BREAKING: Boeing Workers Lose Historic Union Election 3 to 1 in South Carolina

Workers from around the country held events to show their solidarity with workers organizing in North Charleston, South Carolina. (Machinists)

By Mike Elk

Today, Boeing workers in North Charleston, South Carolina voted against unionizing by a margin of 2097 to 731. 

 The devastating loss caps a six-year-long campaign by the International Association of Machinists and Aerospace Workers.  Now, workers must wait a year before having another union election at the plant. 

“We’re disappointed the workers at Boeing South Carolina will not yet have the opportunity to see all the benefits that come with union representation” said IAM lead organizer Mike Evans. “But more than anything, we are disheartened they will have to continue to work under a system that suppresses wages, fosters inconsistency and awards only a chosen few.”

Donald Trump is slated to visit the plant on Friday. It’s unclear if he will celebrate the defeat of the union.

Boeing and the entire South Carolina GOP establishment campaigned heavily against the union drive. According to data from advertising tracker Kantar Media/CMAG analyzed by Bloomberg Businessweek, Boeing ran 485 TV ads against the Machinists and the anti-union South Carolina Manufacturers Alliance ran an additional 350 ads advocating against unionization.

The groups warned that if Boeing went union, it would dissuade other companies from coming to South Carolina. The anti-union forces attempted to turn the community against the union drive as the same forces had successfully done in defeating the 2014 UAW drive at Volkswagen in Chattanooga, Tennessee. The UAW was widely criticized for failing to run an effective community campaign to counter the union busters.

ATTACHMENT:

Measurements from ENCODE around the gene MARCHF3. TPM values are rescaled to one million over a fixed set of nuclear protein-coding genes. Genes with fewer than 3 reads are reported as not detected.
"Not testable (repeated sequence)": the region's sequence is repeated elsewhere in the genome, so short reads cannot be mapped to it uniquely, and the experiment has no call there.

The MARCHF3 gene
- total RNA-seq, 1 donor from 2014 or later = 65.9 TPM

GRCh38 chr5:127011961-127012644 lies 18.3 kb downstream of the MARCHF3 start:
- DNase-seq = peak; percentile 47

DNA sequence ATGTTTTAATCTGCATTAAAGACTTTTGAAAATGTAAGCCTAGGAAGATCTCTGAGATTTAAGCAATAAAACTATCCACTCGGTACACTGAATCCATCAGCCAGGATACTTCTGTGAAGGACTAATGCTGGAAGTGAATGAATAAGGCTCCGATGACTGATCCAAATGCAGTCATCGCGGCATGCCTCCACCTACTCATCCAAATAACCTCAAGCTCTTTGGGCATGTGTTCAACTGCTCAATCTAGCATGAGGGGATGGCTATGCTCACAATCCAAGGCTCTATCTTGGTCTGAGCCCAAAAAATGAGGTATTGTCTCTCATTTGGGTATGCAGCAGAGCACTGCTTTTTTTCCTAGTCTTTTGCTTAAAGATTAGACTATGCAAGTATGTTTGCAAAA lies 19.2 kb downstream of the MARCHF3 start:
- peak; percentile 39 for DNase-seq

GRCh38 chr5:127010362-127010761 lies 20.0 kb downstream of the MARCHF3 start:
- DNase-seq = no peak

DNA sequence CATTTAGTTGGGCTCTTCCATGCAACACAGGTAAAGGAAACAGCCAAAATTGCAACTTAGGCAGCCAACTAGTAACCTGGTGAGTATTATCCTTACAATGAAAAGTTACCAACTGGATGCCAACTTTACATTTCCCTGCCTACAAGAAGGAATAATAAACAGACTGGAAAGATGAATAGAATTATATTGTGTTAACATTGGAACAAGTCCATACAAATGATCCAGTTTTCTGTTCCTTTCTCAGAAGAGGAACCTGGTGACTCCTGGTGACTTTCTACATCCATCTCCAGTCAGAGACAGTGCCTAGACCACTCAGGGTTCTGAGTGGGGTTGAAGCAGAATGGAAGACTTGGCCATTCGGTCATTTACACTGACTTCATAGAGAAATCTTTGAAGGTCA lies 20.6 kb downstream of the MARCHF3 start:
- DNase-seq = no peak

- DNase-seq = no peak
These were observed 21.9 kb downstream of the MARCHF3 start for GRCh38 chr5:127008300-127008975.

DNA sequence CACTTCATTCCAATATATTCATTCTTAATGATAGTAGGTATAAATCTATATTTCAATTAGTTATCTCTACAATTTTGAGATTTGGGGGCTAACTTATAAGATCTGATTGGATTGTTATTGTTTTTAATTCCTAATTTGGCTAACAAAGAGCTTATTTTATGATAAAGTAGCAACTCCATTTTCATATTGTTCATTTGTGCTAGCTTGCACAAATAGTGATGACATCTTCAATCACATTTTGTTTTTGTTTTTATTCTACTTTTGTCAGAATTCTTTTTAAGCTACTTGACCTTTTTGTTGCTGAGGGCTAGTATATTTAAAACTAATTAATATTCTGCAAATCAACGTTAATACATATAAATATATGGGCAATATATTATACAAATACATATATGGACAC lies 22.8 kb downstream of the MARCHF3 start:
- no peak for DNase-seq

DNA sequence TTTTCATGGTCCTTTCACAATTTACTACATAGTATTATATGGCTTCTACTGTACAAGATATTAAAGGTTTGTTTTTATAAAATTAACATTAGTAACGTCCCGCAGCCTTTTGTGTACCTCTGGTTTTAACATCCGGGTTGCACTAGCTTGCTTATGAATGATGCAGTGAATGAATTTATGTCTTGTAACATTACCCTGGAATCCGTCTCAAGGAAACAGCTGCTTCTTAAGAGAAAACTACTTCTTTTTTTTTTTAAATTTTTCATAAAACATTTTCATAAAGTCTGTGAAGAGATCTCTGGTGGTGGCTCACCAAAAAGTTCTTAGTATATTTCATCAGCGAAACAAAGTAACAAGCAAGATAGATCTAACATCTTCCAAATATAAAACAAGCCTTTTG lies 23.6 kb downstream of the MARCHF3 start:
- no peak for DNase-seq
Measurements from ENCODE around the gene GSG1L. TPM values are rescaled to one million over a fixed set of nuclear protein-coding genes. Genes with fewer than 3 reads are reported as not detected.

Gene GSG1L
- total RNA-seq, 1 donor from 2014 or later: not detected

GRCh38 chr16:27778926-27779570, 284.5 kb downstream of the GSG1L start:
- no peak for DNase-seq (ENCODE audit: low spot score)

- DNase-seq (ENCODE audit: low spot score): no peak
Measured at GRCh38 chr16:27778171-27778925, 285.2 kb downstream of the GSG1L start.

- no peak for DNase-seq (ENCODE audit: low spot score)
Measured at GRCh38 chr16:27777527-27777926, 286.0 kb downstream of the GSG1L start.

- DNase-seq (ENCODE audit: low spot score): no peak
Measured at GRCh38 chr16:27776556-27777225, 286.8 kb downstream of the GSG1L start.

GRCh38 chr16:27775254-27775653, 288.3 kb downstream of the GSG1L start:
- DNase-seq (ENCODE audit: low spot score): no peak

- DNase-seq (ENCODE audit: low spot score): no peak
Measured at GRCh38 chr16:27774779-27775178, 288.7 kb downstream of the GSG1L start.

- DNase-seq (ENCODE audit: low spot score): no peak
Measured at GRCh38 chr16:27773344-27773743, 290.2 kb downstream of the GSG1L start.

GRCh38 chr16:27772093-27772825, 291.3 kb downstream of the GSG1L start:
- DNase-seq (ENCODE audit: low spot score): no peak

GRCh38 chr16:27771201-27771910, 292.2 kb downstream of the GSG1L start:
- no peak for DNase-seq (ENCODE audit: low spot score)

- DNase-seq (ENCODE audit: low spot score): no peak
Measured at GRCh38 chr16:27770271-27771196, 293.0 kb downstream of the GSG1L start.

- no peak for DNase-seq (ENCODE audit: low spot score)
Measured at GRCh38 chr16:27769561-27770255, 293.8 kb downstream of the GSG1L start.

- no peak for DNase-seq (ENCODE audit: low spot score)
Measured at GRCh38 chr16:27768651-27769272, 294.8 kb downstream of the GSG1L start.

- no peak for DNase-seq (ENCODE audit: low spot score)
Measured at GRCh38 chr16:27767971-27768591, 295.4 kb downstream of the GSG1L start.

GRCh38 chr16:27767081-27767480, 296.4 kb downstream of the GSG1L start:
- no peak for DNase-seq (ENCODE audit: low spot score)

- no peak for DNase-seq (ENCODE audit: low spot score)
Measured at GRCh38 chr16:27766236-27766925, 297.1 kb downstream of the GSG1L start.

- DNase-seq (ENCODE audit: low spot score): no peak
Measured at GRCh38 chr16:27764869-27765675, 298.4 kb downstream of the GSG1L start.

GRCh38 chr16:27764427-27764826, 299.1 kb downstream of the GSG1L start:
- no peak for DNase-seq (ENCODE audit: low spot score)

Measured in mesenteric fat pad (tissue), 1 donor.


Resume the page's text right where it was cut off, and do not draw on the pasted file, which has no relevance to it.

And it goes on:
The Machinists, though, fought back and organized effective community outreach. The union hosted community potlucks, sponsored little league teams, and ran food drives for the local community. They also invested $20,000 in their own TV ads.

“Boeing management spent a lot of money to make sure power and profits remained concentrated at the very top. The company’s anti-union conduct reached new lows,” said Evans. “The IAM remains committed to getting Boeing South Carolina workers the respect, wages and consistency they deserve.”

It’s unclear what will happen next. The union cannot hold another union election for a year.

“Ultimately it will be the workers who dictate what happens next,” said Evans. “We’ve been fortunate enough to talk with hundreds of Boeing workers over the past few years. Nearly every one of them, whether they support the union or not, have improvements they want to see at Boeing. Frankly, they deserve better.”

Mike Elk is a Sidney award winner and a lifetime member of the Washington-Baltimore NewsGuild. He previously worked as the senior labor reporter at POLITICO, as an investigative reporter at In These Times Magazine, and has written for The New York Times. In 2015, Elk was illegally fired for union organizing at POLITICO and used his NLRB settlement to found Payday Report in Chattanooga, Tennessee.

Follow him on Twitter @MikeElk or email him: [email protected]

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About the Author

Mike Elk
Mike Elk is an Emmy-nominated labor reporter and alumni of the Guardian. In addition to filing nearly 2,000 stories from 46 states, Elk traveled with Lula from Sáo Bernando do Campos all the way to the Oval Office in the White House. Credited by the Washington Post for being the first reporter to track the strike wave systematically, Elk started Payday Report using his NLRB settlement from being illegally fired for union organizing in 2015. He lives in his hometown of Pittsburgh and works frequently in Rio de Janeiro, where he attended college at PUC-Rio. He speaks both Portuguese and Pittsburghese fluently. His email is [email protected]

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